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Measurement of Resource Use and Efficiency L. Gregory Pawlson MD, MPH, Executive Vice President NCQA Joachim Roski PhD Vice President, Quality Measurement.

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Presentation on theme: "Measurement of Resource Use and Efficiency L. Gregory Pawlson MD, MPH, Executive Vice President NCQA Joachim Roski PhD Vice President, Quality Measurement."— Presentation transcript:

1 Measurement of Resource Use and Efficiency L. Gregory Pawlson MD, MPH, Executive Vice President NCQA Joachim Roski PhD Vice President, Quality Measurement Sally Turbyville MPH, Associate Director, Quality Measurement Academy Health

2 2 June 2007 Why HEDIS® Plan Level Measures of Efficiency (cost-quality)? Affordability of health care is a major concern; crowding out focus on quality at purchaser level Understanding and influencing BOTH quality and utilization/cost is key to providing broader access to affordable health care Health plans attempt to add value by favorably impacting quality as well as mitigating avoidable utilization/cost NCQA health plan accreditation, which includes performance evaluation, is a lever to encourage performance assessment related to both quality and cost

3 3 Academy Health June 2007 Potential Health Plans Impact on Costs Disease Management Wellness Programs Benefit Design Network Design Provider Payment Disease Management Wellness Programs Benefit Design Network Design Provider Payment Utilization Provider Contracting Unit Price/Discount Health Plan FunctionsImpact Premium Admin. costs, Strategic considerations, etc Focus of RRU

4 4 Academy Health June 2007 Principles of Measuring Efficiency Link measures of cost and quality in construction and reporting of measures Build on existing quality measures (e.g., HEDIS®) Add measures of cost-resource use Methods must be transparent and fair Standardized measures and data collection Begin with what can be measured now

5 5 Academy Health June 2007 Health Plan Efficiency: HEDIS Measures Quality Measures coupled with new Relative Resource Use (RRU) Measures for People with… Diabetes Asthma Acute Low Back Pain Uncomplicated Hypertension Cardiac Conditions COPD First year RRU collection in HEDIS 2007 First year RRU collection in HEDIS 2008

6 6 Academy Health June 2007 The RRU Measures Reports the relative resource use for a health plan members with a particular condition when compared to their risk adjusted peers – Standard price table provided by NCQA to appropriately weight units of services rendered to members. – DOES NOT use episode groupers When coupled with the related HEDIS quality measures, the RRU ratios provide a better understanding of the efficiency or value of services rendered by the plan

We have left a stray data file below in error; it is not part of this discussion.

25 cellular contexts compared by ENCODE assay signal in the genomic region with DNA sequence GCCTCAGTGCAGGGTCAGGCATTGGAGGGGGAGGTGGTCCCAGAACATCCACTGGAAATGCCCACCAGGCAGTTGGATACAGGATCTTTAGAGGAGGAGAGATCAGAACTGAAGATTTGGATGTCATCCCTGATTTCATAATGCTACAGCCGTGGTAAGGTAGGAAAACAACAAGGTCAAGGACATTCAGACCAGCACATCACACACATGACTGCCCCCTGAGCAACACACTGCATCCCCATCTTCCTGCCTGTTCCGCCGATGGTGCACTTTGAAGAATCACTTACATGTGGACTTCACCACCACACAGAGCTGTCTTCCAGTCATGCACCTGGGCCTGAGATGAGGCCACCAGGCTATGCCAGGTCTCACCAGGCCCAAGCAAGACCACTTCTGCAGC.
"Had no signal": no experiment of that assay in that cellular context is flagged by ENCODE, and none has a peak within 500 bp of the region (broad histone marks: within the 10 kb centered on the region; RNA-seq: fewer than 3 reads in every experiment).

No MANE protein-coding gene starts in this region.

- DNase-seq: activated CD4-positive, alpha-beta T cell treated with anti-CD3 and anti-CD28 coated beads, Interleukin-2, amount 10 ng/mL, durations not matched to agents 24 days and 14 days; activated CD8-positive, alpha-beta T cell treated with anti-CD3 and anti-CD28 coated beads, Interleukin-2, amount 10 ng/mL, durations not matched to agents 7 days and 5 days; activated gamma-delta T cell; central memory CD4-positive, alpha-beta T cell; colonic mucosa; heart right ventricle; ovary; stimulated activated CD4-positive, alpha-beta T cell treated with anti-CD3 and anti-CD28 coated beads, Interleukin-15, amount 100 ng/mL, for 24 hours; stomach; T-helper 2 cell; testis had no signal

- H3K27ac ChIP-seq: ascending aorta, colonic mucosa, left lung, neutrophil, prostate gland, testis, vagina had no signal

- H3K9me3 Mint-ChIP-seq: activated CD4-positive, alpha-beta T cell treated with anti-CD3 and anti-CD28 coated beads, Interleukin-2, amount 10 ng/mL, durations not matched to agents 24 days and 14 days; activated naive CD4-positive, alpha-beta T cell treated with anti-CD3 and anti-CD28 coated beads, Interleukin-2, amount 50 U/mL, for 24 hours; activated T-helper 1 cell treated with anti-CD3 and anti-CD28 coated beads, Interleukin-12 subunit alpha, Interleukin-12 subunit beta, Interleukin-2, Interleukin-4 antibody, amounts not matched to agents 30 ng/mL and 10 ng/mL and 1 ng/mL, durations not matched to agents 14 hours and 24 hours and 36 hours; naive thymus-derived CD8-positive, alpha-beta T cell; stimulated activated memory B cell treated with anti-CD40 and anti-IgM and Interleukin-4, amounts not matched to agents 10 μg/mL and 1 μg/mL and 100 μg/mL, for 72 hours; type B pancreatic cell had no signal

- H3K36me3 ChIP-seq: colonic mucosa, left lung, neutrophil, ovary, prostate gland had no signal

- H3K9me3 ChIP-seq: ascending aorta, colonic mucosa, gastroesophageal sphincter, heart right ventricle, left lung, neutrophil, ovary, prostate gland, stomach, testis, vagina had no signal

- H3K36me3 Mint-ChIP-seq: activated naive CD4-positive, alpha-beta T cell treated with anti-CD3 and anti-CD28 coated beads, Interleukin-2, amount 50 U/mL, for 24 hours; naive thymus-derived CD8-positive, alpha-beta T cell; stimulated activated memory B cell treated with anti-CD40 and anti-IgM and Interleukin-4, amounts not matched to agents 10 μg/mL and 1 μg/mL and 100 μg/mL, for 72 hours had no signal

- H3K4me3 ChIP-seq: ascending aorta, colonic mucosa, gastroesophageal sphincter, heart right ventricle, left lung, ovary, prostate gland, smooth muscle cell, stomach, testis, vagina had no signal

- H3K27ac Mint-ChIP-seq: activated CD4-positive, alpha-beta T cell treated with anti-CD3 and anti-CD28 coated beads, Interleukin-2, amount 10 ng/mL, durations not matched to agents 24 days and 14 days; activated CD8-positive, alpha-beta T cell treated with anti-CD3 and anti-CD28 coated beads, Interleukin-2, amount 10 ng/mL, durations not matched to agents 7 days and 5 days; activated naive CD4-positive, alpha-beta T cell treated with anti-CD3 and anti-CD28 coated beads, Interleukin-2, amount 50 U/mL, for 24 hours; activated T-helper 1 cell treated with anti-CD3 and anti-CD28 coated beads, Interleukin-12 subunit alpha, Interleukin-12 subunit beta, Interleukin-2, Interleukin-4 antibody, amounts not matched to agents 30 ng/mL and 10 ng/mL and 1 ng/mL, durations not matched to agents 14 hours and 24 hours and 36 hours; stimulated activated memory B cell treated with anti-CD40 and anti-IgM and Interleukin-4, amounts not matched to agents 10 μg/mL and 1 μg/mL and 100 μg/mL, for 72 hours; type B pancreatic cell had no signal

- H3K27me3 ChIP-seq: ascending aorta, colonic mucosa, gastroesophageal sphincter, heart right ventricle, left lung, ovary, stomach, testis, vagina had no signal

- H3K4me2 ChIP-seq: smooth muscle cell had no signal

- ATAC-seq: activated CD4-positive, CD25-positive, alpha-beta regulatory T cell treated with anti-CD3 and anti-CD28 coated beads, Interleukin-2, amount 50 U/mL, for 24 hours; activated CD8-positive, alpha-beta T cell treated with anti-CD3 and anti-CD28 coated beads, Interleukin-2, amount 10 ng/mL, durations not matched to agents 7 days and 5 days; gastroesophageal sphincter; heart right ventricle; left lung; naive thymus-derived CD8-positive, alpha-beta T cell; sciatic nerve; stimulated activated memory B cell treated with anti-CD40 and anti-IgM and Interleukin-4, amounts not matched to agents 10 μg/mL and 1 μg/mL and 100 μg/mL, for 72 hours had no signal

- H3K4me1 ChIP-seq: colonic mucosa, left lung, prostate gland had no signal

7 7 Academy Health June 2007 Key Features of HEDIS RRU Measures Costs are risk adjusted for: –Age –Gender –Presence of co-morbidities Exclusions of other dominant conditions –Active cancer –HIV/AIDS –ESRD, etc. Member cost capped if exceeds specified amount Adjusted for enrollment and pharmacy benefit status (medical and pharmacy member months)

8 8 Academy Health June 2007 Objective of Early Adopter Pilot Pilot test analytic approach for full HEDIS data set (300+ plans) submission that is in progress (June 2007) Do preliminary analysis of variation of quality and cost for adults with diabetes –Comprehensive Diabetes Care (CDC) and Relative Resource Use for People with Diabetes (RDI) HEDIS measures Initial opportunity to examine performance between HMOs and PPOs Gain further implementation experience prior to 2007 HEDIS data submission Voluntary convenience sample of 20 HMOs and 11 PPO plans (larger than initial pilot test of measures)

9 9 Academy Health June 2007 Comprehensive Diabetes Care Quality Measures Quality measure results based on 2006 HEDIS (measurement year 2005) using specifications for administrative only data collection Quality measures included four process of care measures: –Annual Cholesterol Testing –Annual HbA1c Testing –Eye Exam –Monitoring for Kidney Disease Calculated plan level diabetes measures composite rate –Unweighted average of measures Created diabetes quality plan index –Individual plan composite rate divided by all-plan composite average

10 10 Academy Health June 2007 RRU Measure in Diabetes RRU ratio based on 2007 HEDIS Diabetes RRU specifications; –Measurement year 2005 (same as quality measures) RRU results assess relative cost (i.e., standardized price weighted resource use) by service category: –Inpatient facility services (IP) –Surgery & procedure services (Surg) –Evaluation and Management (office visits) services (E&M) –Pharmacy, ambulatory use (Rx)

11 11 Academy Health June 2007 Relative Resource Use Index for Diabetic Patients (RDI) RDI calculated as ratio of observed-to- expected (risk adjusted average) standardized costs for patients with diabetes RDI index calculated – RDI ratio divided by all-plan RDI ratio average Measurement of weighted resource use - not unit price –NCQA standardized price tables –Cost is defined as the summarized weighted resource use